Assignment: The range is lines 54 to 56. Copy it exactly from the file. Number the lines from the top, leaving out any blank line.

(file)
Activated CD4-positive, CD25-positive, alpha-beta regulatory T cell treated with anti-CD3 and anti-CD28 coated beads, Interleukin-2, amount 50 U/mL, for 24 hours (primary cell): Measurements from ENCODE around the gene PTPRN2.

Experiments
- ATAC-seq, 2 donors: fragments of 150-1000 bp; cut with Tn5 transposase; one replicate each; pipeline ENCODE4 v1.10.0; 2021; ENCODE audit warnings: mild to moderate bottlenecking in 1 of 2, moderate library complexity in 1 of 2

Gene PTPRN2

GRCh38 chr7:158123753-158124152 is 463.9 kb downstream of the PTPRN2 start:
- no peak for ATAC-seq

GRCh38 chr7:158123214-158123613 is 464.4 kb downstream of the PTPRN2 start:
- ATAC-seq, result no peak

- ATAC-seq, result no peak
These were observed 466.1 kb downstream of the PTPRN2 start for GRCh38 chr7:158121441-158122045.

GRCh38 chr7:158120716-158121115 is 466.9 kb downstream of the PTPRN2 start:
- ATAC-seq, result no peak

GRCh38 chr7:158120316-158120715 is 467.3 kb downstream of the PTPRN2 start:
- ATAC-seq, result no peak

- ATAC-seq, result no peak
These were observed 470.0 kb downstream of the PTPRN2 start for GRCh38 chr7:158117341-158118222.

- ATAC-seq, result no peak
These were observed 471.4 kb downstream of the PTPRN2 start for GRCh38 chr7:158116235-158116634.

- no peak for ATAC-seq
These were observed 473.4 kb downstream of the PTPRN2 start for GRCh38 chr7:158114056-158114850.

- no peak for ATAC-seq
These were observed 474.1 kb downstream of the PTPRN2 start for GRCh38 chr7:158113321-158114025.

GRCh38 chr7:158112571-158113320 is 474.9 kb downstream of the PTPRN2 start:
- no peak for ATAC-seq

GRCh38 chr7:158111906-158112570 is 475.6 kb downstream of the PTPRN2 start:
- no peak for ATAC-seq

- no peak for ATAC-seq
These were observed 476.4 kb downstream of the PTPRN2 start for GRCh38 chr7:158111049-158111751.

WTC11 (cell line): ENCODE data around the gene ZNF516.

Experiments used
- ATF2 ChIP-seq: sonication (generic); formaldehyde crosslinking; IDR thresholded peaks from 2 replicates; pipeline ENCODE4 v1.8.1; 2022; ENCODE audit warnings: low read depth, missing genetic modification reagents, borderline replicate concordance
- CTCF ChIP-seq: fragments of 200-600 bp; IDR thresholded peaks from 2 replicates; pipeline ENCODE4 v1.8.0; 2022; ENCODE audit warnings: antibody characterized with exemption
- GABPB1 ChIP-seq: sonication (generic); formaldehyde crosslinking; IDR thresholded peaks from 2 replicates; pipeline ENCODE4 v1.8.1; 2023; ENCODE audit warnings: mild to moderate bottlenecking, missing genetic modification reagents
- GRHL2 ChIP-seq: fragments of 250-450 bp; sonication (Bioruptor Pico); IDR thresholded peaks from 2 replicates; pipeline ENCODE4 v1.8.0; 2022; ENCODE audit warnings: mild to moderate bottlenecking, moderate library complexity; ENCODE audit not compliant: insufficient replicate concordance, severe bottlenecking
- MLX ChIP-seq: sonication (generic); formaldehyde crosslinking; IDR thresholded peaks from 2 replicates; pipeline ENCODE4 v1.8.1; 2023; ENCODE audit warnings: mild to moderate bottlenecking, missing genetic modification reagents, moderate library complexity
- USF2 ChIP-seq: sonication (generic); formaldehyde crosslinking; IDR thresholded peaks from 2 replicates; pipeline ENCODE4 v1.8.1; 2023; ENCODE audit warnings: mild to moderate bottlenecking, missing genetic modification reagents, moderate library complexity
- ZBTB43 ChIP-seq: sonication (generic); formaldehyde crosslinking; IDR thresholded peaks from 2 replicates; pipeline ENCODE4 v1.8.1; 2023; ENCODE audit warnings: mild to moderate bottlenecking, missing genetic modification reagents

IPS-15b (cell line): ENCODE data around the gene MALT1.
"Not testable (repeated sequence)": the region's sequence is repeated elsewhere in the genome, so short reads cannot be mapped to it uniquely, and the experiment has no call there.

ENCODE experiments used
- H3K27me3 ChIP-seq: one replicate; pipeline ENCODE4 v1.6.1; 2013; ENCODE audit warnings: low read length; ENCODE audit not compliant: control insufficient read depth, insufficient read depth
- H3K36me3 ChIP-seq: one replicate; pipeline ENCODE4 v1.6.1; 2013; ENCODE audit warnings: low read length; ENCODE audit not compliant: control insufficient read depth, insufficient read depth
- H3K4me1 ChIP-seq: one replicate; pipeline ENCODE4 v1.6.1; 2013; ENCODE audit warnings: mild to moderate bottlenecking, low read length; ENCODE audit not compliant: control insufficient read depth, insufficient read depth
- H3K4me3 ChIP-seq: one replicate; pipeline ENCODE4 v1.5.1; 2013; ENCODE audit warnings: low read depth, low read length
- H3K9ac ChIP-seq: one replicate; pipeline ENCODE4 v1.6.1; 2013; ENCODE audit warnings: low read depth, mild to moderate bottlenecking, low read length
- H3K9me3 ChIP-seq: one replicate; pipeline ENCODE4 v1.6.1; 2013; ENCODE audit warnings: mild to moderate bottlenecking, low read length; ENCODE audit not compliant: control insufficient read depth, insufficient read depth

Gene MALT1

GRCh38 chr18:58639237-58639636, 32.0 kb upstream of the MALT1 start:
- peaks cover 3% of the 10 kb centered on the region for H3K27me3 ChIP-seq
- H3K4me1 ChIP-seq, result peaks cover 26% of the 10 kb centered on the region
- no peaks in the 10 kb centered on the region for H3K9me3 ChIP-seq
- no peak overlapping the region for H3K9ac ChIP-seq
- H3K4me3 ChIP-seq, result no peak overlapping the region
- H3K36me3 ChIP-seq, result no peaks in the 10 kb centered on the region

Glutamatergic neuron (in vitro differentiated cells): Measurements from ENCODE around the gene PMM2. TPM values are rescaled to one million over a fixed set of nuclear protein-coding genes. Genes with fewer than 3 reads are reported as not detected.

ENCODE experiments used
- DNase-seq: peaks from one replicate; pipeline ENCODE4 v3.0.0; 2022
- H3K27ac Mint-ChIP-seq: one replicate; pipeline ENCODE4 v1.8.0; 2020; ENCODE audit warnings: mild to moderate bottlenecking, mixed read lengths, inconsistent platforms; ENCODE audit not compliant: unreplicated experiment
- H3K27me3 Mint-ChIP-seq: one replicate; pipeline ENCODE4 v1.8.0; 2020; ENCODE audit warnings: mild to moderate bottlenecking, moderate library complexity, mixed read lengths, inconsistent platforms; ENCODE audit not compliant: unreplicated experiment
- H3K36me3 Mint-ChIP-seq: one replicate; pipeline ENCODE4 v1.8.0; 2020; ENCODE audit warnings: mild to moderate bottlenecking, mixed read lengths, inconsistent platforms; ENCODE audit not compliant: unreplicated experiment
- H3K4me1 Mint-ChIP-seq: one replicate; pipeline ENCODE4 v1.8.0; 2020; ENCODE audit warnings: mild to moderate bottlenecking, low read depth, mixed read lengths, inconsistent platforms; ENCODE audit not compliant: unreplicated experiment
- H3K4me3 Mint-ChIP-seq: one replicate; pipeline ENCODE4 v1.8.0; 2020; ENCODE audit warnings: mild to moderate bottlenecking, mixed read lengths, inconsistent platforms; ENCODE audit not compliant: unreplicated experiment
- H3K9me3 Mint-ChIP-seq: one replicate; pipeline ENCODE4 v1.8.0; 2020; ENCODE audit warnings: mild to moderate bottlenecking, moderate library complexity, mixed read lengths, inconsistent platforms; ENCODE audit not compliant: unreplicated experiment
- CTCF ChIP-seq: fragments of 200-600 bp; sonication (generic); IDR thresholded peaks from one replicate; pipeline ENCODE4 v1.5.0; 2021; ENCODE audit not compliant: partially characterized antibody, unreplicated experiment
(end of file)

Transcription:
- H3K36me3 ChIP-seq, result no peaks in the 10 kb centered on the region

Glutamatergic neuron (in vitro differentiated cells): Measurements from ENCODE around the gene PMM2. TPM values are rescaled to one million over a fixed set of nuclear protein-coding genes. Genes with fewer than 3 reads are reported as not detected.

ENCODE experiments used